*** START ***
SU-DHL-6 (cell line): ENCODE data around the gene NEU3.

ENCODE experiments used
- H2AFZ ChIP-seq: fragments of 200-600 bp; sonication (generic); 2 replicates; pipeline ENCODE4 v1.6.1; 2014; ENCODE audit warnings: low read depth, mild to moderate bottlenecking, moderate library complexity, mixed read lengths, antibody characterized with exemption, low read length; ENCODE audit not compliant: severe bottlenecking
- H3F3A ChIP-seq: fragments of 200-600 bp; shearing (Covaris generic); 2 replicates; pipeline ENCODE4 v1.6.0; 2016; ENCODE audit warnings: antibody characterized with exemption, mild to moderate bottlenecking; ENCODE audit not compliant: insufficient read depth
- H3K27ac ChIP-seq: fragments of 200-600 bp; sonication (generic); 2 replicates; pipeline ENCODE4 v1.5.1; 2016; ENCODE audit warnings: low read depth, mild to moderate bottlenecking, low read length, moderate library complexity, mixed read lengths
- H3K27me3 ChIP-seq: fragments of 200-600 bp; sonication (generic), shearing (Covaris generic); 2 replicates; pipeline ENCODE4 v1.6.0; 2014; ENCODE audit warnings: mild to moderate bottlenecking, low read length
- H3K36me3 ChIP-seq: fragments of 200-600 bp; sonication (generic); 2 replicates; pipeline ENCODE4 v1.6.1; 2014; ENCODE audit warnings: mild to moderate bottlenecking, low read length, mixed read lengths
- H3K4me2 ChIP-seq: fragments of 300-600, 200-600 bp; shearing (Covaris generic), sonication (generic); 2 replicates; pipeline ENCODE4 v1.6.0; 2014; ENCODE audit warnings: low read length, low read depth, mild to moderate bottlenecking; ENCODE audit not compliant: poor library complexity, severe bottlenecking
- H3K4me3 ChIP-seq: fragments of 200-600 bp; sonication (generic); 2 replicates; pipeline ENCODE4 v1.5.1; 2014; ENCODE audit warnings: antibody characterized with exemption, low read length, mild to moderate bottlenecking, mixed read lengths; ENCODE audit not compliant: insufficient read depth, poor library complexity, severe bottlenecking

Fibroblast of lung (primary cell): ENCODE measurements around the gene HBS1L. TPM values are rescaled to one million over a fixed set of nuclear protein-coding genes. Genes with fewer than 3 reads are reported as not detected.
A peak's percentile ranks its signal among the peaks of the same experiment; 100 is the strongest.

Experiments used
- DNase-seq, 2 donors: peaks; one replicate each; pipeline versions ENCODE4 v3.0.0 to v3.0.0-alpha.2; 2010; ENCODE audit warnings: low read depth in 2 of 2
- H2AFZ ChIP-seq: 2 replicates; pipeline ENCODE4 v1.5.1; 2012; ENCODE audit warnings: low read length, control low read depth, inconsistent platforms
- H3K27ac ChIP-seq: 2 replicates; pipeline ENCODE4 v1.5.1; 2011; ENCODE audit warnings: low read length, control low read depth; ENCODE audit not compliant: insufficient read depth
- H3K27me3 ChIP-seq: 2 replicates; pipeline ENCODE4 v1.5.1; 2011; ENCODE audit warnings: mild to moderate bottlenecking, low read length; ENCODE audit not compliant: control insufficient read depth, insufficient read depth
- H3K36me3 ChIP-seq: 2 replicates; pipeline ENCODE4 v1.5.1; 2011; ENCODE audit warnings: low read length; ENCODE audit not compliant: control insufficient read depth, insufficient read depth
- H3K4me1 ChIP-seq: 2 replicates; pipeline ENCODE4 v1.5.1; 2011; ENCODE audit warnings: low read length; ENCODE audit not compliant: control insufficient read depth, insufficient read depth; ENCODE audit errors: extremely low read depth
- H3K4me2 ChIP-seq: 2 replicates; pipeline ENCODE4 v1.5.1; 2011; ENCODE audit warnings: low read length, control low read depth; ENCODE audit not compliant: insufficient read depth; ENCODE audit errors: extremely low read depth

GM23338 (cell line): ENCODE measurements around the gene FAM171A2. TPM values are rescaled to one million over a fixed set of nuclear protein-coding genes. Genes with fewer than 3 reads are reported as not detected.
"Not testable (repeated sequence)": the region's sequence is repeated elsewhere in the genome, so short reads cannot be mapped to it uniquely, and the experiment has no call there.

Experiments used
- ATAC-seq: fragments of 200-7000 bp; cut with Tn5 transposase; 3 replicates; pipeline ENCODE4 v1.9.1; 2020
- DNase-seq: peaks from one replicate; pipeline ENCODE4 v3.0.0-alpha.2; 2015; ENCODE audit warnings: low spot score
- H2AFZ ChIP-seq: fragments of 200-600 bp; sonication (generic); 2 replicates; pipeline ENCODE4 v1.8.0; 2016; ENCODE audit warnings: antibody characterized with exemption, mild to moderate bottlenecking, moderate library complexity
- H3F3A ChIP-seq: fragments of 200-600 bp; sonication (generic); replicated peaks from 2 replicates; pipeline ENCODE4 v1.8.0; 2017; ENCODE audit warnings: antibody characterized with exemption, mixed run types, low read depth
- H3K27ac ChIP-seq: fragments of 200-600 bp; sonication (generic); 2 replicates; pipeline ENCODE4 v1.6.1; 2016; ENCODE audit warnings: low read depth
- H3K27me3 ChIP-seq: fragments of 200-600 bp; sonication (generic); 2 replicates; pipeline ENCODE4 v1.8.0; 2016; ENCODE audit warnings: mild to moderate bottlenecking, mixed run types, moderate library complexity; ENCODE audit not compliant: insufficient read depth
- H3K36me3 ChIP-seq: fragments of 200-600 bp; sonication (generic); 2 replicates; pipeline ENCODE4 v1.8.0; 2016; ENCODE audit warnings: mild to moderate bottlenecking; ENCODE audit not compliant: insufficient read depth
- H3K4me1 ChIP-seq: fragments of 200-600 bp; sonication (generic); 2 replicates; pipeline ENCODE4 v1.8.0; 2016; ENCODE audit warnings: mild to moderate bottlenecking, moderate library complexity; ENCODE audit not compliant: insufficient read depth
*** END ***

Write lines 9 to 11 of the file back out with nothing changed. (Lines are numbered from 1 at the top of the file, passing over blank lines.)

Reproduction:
- H3K4me3 ChIP-seq: fragments of 200-600 bp; sonication (generic); 2 replicates; pipeline ENCODE4 v1.5.1; 2014; ENCODE audit warnings: antibody characterized with exemption, low read length, mild to moderate bottlenecking, mixed read lengths; ENCODE audit not compliant: insufficient read depth, poor library complexity, severe bottlenecking

Fibroblast of lung (primary cell): ENCODE measurements around the gene HBS1L. TPM values are rescaled to one million over a fixed set of nuclear protein-coding genes. Genes with fewer than 3 reads are reported as not detected.
A peak's percentile ranks its signal among the peaks of the same experiment; 100 is the strongest.